It’s over quickly but you can see why the Tour has sought out the Morvan and this climb. If comparisons with famous climbs help, this is tougher than La Redoute in Liège-Bastogne-Liège, but easier than the Muro di Sormano as it’s not as steep for as long, nor preceded by a sustained climb just to get to the start.

Signal d’Uchon: Signal as in a hill where people could survey the landscape from afar and send signals whether by fire, lantern or semaphore, a strategic point from Roman times to the maquis resistance fighters in the second world war. Uchon is derived from the old Celtic world uxello meaning high or above.

Ride More: unless you’ve got notes to make for a stage preview you probably won’t come just for the Signal d’Uchon, this is hardly Mont Ventoux or Alpe d’Huez. But the area is great for riding, the Morvan offers hundreds of quiet roads in quintessentially rural France, the sort of place where you’ll meet a tractor, a yellow Poste van and little else. Certainly you’ll see more cows than people. Plus you can construct any ride you want from a 10km loop to a patisserie to a 200km chamois-peeler with 5,000m of vertical gain. The Signal d’Uchon is steep but the other climbs are all more gentle, think 5-6% for real this time.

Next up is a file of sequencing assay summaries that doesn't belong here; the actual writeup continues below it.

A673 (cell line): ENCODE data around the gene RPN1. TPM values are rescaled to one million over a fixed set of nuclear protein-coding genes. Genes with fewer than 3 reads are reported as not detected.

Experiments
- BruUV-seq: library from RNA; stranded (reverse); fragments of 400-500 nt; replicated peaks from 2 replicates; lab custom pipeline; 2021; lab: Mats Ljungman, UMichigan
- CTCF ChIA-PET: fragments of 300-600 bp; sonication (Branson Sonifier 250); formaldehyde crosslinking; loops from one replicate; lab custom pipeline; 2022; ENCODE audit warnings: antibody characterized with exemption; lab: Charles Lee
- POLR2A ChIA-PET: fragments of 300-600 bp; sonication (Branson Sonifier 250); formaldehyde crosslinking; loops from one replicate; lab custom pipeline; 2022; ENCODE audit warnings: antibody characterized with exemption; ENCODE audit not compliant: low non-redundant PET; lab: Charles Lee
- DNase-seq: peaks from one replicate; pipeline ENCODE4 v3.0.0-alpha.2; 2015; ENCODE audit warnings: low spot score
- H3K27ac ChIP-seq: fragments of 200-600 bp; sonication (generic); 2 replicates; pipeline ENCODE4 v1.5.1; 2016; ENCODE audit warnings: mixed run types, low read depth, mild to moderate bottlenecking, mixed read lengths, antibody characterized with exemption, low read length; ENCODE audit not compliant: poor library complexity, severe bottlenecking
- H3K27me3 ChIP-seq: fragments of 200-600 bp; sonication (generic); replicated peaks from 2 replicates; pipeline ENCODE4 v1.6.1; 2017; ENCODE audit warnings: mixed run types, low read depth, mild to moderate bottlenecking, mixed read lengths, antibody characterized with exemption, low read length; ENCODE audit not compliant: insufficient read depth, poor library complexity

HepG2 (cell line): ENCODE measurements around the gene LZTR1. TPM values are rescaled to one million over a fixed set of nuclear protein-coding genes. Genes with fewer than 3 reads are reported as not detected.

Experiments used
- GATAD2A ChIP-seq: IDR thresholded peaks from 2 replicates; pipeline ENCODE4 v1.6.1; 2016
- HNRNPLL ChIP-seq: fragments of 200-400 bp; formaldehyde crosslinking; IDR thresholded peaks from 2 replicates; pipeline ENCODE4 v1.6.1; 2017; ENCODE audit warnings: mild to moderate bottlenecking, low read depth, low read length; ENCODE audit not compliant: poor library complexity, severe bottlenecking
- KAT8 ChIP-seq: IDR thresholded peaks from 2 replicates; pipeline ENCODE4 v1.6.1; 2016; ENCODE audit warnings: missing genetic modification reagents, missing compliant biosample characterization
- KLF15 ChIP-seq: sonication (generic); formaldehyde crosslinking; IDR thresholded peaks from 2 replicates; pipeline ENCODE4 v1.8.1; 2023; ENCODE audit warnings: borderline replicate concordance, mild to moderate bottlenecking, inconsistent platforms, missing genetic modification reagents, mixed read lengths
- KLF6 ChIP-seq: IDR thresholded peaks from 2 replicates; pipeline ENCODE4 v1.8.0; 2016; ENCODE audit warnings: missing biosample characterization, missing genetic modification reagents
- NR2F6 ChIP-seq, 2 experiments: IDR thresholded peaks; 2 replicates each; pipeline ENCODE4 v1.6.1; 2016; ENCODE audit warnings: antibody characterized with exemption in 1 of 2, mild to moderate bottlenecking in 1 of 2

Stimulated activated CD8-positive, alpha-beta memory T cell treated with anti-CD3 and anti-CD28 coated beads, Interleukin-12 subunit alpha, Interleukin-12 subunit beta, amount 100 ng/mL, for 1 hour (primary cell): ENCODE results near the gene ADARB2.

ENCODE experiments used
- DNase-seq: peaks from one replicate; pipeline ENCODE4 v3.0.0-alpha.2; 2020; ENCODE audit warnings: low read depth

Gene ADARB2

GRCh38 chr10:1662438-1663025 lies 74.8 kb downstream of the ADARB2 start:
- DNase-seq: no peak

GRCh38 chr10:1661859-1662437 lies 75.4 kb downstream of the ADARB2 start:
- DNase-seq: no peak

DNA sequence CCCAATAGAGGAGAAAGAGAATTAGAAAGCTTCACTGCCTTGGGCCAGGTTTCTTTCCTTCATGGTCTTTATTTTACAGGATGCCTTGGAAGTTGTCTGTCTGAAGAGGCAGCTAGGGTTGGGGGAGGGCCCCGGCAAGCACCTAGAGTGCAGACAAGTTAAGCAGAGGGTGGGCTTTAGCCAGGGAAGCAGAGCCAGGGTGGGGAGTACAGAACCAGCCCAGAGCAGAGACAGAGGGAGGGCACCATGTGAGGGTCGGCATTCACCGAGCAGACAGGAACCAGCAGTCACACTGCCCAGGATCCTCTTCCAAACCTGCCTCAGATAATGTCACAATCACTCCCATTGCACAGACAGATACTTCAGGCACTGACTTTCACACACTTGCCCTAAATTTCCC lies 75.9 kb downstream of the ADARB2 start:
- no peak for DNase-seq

More Morvan: this mountain range sits between the Loire and Sâone valleys, between Sancerre and Nuits St. Georges for wine drinkers. It’s a very old volcanic field with granite everywhere. The Haut Folin is the peak at 901m, modest compared to the nearby Alps or even the Jura but there’s a large network of rural roads, rather than busy valleys and a few passes and this is the most rewarding aspect. At times it feels like Brittany gone vertical with the granite everywhere including stone houses with slate rooves plus several Celtic themes.

Travel and Access: the Morvan is a national park but surrounded by autoroutes and TGV railway lines. Château-Chinon would make a good base for cycling but if you come for a family holiday then further east towards the Sâone offers more obvious tourist destinations like Dijon and Beaune. June to October is the best time to visit.

More roads to ride at

9 thoughts on “Roads to Ride: The Signal d’Uchon”

  1. Your impression of Mesvres like a mountain village is perhaps due to the weather when you passed it, it was very bad the last two weeks. In the sun it looks a little less rough.
    Funny note : as indicated on the panneau above, there is an orthodox center in Uchon, pretty rare in France – and even one of the biggest french Bouddhist temple few kilometers away, in La Boulaye.

  2. But are the yellow Poste vans driven anything like the red Royal Mail ones, which seem to be on a mission to kill me every time I go for a ride?

  3. Funny you should say that David.
    In general, La Poste drivers (facteurs & increasingly factrices) are very respectful to cyclists, as are most drivers in France. Unfortunately last week I was forced off the road by a yellow van reversing into the road without looking. No harm done but still comes as a shock.

  4. Thanks Mr Ring. Very interesting reading. Maybe one day PC (post Covid) I will think about going there to ride, although the list of cycling destinations is getting longer and longer!